Two disturbing trends the Pittsburgh Pirates must not see continue in 2018

This is the first in a series of looks at negative trends that popped up this season for the Pittsburgh Pirates that need to be turned around for the club to contend in 2018.

Perhaps the biggest disappointment of the season had to deal with the inability of the Pittsburgh Pirates’ top two pitchers in the rotation not being able to keep the ball in the ballpark.

Gerrit Cole allowed a whopping 31 homers while Ivan Nova got torched for 29 long balls.

When your top two arms entering the season allow 60 homers, there is a big problem.

That especially rings true when the trend of allowing the big fly is unlike anything we’ve seen before, especially in the case of Cole.

So how does this trend become just a 2017 speed bump opposed to a long term issue?

Gerrit Cole

Cole entered the Pittsburgh Pirates’ 2017 campaign as a guy who generally didn’t get hurt by the home run ball, having given up just 36 combined the past four seasons; including only seven in 2016.

While I do have some confidence in Cole being able to rebound, I don’t have as much confidence in Nova.

While homers were way up across the league, it still shouldn’t account for the massive spike in Cole getting crushed by the homers.

In his case though, Cole’s problems are correctable.

Cole’s arm looks fine with a career-best fastball velocity (96.1mph), but perhaps the best sign of Cole’s season was that his 4.08 FIP was below the 4.36 league average.

Strike outs were up from 7.6 per nine innings in 2016 to 8.7 this year, while his walks were down to 2.4 per nine. In addition the batting average against and BABIP were right at the league average, so not terrible.

Of course Cole is expected to be better than the league average and the biggest reason he wasn’t is the hard contact rate spike to a career-worse 31.3 percent. That number was actually around 35 percent for most of the season, which shows slight improvements from Cole.

To put that into perspective, during Cole’s first three seasons in the league, his hard contact rates were 24.0 percent, 28.9 and 29.5. Sadly that number has increased every season, which is a bad trend, but Cole isn’t nearly as bad as the guy who got beat around at times this season.

At times in 2017 Cole struggled with pitch sequences and command. Whether he was tipping pitches or not, it was a problem, but it is also one that should be correctable.

A lot of the damage against Cole this season came off the fastball. He allowed a .796 OPS and 12 homers off his four-seam fastball while the league put up a .838 OPS and hit six homers off his two-seamer.

Better fastball command alone should help Cole rebound in 2018

Ivan Nova

While I do have some confidence in Cole being able to rebound, I don’t have as much confidence in Nova.

Of the 29 homers he allowed, 24 of them came after May, which means he spent the past four months getting torched.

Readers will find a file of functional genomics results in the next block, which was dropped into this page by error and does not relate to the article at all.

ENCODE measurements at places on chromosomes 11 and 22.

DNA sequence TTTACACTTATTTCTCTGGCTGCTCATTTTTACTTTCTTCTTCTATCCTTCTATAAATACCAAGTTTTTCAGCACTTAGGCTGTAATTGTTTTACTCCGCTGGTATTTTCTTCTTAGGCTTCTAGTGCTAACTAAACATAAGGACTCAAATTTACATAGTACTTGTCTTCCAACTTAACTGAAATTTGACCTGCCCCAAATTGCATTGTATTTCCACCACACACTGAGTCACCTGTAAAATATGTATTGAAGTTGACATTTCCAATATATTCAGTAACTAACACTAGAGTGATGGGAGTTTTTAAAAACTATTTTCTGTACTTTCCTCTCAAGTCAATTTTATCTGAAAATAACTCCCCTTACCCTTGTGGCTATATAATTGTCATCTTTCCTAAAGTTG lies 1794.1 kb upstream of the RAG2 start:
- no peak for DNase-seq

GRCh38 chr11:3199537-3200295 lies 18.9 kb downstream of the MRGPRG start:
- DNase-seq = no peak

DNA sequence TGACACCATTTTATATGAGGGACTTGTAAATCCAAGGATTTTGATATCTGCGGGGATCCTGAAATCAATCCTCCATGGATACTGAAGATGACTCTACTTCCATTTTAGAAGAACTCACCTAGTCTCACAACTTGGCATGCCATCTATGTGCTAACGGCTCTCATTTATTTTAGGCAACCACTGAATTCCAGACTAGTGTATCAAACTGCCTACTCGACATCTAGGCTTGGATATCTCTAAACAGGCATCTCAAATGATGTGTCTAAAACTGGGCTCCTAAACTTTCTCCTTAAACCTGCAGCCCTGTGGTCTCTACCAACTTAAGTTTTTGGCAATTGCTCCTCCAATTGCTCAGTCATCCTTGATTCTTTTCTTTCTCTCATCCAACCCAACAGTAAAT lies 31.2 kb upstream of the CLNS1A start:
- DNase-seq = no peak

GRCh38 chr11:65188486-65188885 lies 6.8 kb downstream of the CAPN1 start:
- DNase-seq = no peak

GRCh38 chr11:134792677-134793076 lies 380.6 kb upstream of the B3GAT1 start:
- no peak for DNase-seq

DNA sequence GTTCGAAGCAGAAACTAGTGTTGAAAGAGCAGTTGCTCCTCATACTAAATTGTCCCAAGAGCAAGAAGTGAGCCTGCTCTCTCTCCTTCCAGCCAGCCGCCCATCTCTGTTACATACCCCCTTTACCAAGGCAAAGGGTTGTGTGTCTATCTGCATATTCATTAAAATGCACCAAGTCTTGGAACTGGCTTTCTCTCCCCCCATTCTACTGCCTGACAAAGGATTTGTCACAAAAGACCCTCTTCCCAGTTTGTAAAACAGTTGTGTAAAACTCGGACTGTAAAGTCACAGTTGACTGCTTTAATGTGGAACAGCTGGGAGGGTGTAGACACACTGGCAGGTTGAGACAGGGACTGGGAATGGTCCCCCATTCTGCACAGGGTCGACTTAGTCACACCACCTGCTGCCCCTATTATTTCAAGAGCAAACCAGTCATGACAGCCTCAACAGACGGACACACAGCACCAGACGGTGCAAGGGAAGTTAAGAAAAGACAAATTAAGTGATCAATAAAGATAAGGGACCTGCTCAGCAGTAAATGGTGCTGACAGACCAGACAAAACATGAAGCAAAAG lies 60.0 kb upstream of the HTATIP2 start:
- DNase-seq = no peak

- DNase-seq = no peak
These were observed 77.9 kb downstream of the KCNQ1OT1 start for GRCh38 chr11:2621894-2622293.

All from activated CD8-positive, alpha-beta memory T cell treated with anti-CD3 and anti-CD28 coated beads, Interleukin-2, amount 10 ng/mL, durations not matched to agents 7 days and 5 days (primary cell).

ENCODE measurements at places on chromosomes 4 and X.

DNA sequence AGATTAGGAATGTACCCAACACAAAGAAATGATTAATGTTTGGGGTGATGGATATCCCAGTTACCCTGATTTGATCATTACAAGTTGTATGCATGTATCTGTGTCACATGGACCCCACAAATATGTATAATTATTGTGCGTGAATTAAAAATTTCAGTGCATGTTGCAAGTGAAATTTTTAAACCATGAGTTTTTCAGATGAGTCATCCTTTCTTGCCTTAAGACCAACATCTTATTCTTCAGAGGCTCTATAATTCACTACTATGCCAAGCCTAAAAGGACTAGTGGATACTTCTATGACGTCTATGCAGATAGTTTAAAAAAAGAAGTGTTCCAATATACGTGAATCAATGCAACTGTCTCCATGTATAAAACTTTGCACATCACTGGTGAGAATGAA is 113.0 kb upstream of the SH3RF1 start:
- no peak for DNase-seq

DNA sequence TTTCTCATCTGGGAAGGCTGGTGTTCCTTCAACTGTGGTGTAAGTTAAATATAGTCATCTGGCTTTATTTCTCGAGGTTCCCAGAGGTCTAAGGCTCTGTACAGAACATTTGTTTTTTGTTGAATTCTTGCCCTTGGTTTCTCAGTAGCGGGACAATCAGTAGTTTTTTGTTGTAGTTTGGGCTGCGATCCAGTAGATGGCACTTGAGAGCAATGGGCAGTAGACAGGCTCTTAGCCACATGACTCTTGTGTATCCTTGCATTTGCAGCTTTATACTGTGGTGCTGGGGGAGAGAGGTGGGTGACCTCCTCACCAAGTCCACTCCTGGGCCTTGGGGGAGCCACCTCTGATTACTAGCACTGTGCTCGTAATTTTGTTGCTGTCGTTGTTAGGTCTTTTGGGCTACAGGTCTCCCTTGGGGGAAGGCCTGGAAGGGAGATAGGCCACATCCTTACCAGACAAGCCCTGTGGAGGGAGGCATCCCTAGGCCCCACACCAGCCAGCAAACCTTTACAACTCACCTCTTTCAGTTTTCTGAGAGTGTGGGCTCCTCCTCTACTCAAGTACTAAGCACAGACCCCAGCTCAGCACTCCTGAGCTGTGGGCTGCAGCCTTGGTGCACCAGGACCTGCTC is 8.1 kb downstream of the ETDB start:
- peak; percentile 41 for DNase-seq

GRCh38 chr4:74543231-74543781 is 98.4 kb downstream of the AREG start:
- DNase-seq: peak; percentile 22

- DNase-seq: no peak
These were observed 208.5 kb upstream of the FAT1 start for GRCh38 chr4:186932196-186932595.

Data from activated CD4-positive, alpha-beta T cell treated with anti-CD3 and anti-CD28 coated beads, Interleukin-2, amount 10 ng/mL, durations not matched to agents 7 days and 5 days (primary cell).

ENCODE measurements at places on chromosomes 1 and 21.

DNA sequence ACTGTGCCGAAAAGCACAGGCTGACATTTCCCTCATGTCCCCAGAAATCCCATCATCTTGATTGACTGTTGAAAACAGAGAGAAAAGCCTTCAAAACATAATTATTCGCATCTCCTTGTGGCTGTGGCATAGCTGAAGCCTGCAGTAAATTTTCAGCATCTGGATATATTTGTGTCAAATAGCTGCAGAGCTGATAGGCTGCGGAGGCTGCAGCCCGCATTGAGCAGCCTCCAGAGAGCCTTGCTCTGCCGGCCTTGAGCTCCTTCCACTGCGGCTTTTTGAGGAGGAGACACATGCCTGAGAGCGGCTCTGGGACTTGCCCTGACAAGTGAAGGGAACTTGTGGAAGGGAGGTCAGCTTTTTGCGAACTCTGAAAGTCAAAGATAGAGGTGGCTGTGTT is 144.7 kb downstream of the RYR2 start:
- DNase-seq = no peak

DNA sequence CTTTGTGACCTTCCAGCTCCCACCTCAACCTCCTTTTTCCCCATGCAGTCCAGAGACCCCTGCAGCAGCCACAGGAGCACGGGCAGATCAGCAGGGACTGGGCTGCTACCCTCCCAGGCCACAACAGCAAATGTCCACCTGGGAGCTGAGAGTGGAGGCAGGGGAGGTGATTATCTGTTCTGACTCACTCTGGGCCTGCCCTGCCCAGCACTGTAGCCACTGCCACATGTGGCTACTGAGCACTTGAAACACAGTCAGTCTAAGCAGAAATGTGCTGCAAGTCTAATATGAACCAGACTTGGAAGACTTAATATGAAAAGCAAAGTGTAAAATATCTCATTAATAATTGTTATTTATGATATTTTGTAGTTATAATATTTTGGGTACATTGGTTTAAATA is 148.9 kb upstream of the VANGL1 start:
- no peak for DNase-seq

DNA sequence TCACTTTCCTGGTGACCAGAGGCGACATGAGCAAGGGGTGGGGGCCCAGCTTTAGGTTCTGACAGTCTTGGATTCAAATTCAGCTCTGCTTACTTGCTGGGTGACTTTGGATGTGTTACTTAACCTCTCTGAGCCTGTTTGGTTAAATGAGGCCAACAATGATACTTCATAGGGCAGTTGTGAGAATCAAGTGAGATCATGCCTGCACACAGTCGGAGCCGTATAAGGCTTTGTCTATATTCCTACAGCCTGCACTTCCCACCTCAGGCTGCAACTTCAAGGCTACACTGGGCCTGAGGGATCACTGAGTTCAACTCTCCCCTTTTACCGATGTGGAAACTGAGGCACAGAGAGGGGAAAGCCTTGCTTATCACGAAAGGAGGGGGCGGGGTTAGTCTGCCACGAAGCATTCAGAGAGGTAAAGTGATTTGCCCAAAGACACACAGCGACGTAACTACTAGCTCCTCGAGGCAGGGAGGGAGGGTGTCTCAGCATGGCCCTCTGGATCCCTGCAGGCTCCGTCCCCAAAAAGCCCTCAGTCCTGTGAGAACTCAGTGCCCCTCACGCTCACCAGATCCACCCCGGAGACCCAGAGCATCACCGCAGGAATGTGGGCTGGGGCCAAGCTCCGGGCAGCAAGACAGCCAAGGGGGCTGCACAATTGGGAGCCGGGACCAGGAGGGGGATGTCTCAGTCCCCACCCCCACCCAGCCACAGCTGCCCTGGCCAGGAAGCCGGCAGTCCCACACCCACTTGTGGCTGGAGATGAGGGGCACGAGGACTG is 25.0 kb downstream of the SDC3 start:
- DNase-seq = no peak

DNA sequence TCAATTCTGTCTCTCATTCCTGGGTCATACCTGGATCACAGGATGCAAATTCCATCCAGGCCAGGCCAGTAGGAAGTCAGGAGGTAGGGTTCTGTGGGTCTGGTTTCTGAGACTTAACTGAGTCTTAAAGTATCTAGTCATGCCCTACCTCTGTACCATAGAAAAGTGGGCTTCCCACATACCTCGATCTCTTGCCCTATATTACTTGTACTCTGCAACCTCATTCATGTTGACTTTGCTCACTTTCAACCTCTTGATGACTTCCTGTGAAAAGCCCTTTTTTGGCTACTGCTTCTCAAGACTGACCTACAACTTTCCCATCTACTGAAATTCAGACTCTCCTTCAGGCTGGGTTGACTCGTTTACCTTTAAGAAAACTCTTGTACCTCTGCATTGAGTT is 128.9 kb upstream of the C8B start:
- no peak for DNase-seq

Throughout the first two months of the season and after being acquired at the 2016 trade deadline, Nova was very effective, pitching like a top of the rotation starter. While that may have been a case of him pitching above his head for a long stretch, Nova pitched to contact and was very effective.

In his case though, Cole’s problems are correctable.

What changed the final four months of the season?

The ground ball.

His first four months in a Pittsbugh Pirates uniform, dating back to the 2016 season, Nova had a ground ball rates 47.9, 56.6, 51.0 and 49.7 percent. In the four months that followed, Nova’s ground ball rates dipped to 43.2, 46.2, 40.2 and 45.2 percent. The results turned into a lot more fly balls and a lot more balls leaving the ball park.

The worst sign though in Nova’s case is his FIP. His first four months as a Pirates saw him post FIP’s of 3.18, 2.10, 2.79 and 3.64. That ballooned to 5.22, 5.60, 5.33 and 7.49 the past four months. Quite simply, Nova isn’t fooling anyone and is performing worse than a back of the rotation starter.

What made Nova very effective in the early going was his sinker. When that pitch is going he is getting ground balls and making pitching look easy.

Somewhere along the line Nova lost that sinker and the ability to hit the bottom third of the zone with any pitch. He doesn’t have the stuff to pitch in the middle or upper third of the plate and has paid dearly for missing spots.

Whether Nova can rediscover that sinker in the offseason remains to be seen, but the bottom line is that he has to or he will continue to trend in the wrong direction.

If the Pittsbugh Pirates are to contend in 2018, the first negative trend they need to reverse is Cole and Nova keeping the ball in the park more often.

It can be as simple as getting back to better fastball command.

If they do, the Pittsburgh Pirates staff has a chance to be better at the top right off the bat next season.

Matt Shetler

Matt is a life long Pirates fan with both a newspaper and radio background. Before coming to Pirates Breakdown he was most recently the co-owner and lead columnist for Pittsburgh Sporting News. He has been a credentialed writer for all four major sports and also has written for plenty of other sports and fantasy sports websites.